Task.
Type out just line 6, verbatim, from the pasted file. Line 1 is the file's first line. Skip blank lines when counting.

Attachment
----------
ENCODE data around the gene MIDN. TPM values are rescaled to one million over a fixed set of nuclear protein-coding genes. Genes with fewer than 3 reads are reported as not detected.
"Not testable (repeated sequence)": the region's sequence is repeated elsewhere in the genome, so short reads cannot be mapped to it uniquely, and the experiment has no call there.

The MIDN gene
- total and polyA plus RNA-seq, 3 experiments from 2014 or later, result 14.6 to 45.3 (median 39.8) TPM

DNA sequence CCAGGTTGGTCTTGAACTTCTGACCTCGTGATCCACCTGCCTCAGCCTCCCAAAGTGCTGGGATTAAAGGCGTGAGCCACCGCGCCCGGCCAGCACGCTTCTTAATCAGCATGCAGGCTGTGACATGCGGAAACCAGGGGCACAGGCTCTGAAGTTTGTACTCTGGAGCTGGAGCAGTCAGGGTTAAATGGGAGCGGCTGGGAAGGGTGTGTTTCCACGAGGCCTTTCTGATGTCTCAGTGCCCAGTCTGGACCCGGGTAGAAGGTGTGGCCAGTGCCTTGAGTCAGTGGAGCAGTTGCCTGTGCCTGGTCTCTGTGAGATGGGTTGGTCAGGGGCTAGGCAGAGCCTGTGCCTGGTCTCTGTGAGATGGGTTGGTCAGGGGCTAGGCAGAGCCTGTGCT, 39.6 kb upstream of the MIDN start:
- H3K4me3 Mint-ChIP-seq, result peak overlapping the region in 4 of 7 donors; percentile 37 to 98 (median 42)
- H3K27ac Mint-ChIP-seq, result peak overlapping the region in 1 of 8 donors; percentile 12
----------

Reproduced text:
- H3K4me3 Mint-ChIP-seq, result peak overlapping the region in 4 of 7 donors; percentile 37 to 98 (median 42)